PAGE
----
Think your children are bird-brains? You’re right – our feathered friends outperform 7-year-olds in logic tests

Eurasian jays outperform 7-year-olds in logic tests

Birds do better than humans in two out of three tests

 

In two of the three tests, the birds ¿ Eurasian jays ¿ did just as well as the seven-year-old children

In two of the three tests, the birds ¿ Eurasian jays ¿ did just as well as the seven-year-old children

It is a parent’s favourite boast: how bright their son or daughter is.

But up until the age of seven, children are, at least in some respects, be no brainier than birds.

Using tests reminiscent of the Aesop’s fable in which a thirsty crow is able to drink from a pitcher after using pebbles to raise the water level, researchers pitted birds against boys and girls.

In two of the three tests, the birds – Eurasian jays – did just as well as the seven-year-old children.

After this, the human mind proved superior to the bird brain.

The Cambridge University experiments built on earlier work in which jays quickly learned that adding stones to a cylinder half-filled with water would bring a tasty treat floating on the surface within reach of their beaks.

The jays – colourful members of the crow family about the same size as jackdaws – also realised that it was better to use pebbles, which sink, than corks, which float.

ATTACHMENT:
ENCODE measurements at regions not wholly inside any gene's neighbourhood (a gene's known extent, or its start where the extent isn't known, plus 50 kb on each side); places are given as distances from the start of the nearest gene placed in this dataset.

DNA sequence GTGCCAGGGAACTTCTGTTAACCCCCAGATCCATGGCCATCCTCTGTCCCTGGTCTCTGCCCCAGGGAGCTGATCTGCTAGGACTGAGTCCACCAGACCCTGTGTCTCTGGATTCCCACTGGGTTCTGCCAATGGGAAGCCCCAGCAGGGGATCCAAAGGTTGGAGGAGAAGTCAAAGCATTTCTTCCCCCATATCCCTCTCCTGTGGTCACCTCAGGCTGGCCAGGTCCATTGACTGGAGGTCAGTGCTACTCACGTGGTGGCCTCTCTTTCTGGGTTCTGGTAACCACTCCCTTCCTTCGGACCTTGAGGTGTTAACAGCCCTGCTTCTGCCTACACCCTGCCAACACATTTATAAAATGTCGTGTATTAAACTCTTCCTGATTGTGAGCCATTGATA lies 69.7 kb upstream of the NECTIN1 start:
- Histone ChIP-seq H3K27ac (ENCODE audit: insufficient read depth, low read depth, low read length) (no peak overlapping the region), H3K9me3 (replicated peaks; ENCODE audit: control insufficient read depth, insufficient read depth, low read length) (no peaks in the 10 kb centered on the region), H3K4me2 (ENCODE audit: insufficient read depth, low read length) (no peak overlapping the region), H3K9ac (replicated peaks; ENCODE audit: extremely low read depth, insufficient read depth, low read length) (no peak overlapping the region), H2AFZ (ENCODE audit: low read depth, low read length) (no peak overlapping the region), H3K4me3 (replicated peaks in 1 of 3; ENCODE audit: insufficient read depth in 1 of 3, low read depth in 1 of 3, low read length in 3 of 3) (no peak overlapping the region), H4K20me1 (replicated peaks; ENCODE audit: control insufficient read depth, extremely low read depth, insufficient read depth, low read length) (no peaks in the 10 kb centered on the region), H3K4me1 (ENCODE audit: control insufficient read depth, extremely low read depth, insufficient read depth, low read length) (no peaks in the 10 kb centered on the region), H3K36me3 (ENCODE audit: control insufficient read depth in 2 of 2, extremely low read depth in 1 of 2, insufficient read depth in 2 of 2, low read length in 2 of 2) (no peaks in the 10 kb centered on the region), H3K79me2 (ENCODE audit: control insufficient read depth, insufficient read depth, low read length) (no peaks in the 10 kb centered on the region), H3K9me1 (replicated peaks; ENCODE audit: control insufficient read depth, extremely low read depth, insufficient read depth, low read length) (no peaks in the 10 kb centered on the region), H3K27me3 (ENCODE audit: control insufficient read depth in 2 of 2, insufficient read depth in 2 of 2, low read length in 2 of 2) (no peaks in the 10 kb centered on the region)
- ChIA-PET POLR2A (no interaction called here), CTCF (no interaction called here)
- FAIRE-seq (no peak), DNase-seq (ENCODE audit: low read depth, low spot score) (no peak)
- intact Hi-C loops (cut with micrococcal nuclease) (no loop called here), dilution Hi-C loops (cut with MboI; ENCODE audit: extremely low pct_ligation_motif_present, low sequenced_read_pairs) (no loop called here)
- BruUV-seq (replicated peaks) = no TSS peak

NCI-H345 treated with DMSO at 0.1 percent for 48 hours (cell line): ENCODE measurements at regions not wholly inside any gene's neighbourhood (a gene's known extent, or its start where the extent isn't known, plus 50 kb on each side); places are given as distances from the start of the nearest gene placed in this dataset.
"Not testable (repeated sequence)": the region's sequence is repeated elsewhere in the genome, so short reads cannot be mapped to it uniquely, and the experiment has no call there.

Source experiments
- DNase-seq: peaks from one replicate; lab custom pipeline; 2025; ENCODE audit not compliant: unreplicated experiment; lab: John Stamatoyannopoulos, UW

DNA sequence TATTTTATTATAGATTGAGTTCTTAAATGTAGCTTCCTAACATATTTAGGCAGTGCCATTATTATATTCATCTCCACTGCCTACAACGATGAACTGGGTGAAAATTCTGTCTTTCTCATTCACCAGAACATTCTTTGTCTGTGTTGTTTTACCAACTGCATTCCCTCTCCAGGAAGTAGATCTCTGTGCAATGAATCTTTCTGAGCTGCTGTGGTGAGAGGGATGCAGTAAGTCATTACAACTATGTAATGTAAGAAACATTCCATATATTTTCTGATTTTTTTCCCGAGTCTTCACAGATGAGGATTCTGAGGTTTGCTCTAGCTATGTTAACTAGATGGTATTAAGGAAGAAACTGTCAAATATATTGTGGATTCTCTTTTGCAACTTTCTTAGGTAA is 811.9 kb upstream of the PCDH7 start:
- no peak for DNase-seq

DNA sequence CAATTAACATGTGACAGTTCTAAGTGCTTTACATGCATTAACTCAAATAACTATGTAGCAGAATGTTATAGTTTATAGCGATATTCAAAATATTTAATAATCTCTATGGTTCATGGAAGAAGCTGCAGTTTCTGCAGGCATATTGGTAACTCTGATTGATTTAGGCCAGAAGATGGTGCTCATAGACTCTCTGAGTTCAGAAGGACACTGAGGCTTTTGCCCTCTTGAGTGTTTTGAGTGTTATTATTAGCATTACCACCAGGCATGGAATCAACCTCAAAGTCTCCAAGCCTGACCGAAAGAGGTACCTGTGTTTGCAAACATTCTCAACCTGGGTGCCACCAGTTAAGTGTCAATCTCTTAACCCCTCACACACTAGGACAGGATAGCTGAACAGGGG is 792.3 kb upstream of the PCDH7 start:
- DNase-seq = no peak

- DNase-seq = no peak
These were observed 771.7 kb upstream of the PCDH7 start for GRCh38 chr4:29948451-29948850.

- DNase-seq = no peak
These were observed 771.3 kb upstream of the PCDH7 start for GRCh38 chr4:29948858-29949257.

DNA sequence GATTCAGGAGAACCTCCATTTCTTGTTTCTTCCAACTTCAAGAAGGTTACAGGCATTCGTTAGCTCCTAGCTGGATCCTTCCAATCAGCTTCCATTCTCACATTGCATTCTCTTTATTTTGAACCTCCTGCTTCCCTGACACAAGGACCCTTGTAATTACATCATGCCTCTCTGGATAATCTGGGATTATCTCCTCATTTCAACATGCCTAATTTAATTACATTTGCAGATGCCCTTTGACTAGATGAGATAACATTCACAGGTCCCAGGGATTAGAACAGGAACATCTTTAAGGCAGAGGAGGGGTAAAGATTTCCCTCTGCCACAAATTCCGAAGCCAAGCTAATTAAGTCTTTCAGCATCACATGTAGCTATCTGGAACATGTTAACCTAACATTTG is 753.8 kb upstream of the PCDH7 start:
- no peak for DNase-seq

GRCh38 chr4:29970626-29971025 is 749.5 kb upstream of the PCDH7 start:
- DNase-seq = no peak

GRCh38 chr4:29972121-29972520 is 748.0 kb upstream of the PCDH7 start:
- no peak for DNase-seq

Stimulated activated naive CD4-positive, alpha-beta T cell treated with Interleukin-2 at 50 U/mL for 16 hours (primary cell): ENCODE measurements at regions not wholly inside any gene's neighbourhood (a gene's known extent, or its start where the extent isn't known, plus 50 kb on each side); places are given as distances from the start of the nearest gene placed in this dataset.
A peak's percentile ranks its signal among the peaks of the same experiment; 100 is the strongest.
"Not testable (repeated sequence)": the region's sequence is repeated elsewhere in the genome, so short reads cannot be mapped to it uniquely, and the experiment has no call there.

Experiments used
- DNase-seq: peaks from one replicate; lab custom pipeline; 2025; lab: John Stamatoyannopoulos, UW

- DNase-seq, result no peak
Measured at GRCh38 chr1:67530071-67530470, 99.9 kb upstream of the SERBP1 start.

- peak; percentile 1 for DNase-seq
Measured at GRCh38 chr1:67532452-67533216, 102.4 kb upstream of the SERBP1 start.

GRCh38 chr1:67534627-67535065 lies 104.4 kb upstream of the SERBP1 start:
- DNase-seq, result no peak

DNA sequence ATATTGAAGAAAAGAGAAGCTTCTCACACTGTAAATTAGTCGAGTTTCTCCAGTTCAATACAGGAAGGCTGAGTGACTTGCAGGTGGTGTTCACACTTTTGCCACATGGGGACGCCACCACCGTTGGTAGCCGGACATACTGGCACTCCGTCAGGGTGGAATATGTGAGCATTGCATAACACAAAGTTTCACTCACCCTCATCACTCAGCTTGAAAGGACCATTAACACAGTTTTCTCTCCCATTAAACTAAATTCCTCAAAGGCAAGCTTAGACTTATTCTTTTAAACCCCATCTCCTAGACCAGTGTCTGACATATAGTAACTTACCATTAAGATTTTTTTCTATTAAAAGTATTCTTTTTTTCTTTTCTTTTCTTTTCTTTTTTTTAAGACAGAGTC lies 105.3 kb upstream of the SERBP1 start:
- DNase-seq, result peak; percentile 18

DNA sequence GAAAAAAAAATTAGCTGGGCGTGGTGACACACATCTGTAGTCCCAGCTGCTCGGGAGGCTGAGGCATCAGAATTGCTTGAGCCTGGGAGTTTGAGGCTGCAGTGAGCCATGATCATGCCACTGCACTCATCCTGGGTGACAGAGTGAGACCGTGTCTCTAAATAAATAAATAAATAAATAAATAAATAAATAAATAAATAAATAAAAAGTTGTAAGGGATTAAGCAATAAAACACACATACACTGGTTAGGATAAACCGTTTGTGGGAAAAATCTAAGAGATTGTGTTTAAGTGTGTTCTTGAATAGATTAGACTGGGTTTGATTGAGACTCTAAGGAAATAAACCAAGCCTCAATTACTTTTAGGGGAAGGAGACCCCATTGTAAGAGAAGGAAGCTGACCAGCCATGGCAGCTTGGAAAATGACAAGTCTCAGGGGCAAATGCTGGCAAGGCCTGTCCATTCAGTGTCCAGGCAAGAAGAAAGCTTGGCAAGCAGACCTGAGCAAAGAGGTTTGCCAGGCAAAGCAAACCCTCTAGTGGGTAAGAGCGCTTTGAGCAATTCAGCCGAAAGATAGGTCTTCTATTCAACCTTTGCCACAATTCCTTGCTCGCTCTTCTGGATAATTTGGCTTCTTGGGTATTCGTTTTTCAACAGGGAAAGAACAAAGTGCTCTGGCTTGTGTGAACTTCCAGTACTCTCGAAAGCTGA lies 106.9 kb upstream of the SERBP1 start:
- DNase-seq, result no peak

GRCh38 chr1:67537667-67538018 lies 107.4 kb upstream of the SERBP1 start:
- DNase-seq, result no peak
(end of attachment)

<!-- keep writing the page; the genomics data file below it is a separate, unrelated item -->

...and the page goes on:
When Cambridgeshire schoolchildren were set similar tasks, they did just as well as the jays on the first, up until the age of seven.

From the age of eight, the pupils learned more quickly than the birds.

The pattern was similar with the second task – except the four-year-olds did worse than the jays.

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However, a third more complex task separated the children from the birds.

This once again involved dropping objects into water to raise its level.

However, this time, a U-shaped tube was used but the join at its bottom was hidden, given the impression that it was two separate tubes.

This meant that dropping a stone or marble into one ‘tube’ led to the water rising in the ‘other’ – a counter- intuitive result.

Brainy boy? Up until the age of seven, children are, at least in some respects, be no brainier than birds

Brainy boy? Up until the age of seven, children are, at least in some respects, be no brainier than birds

This appeared to confuse the birds. However, the children did as well as before, the journal PLoS ONE reports.

The researchers said this shows that children are better at putting preconceptions aside.

Lucy Cheke, a PhD student, said: ‘It is a child’s job to learn about the world and they can’t do that if they are limited by a preconceived idea about what is or is not possible.

‘For a child, if it works, it works.The birds, however, found it much harder to learn what was happening because they were put off by the fact that it shouldn’t be happening.’

Previous research has shown jays, rooks, crows and ravens to be the brainiest birds, while the New World quail earned the dubious honour of being the most stupid.

In the fable that inspired the latest experiments, a crow half-dead with thirst came across a pitcher with some water in the bottom, out of reach of his beak.

After attempts trying and trying to push his head far enough into the pitcher, he hit upon the idea of using pebbles to raise the water level.

He added pebble after pebble and was finally able to quench his thirst.

via Think your children are bird-brains? You’re right – our feathered friends outperform 7-year-olds in logic tests | Mail Online.

Jimmy Kilpatrick, a national recognized professional special education advocate since 1994.

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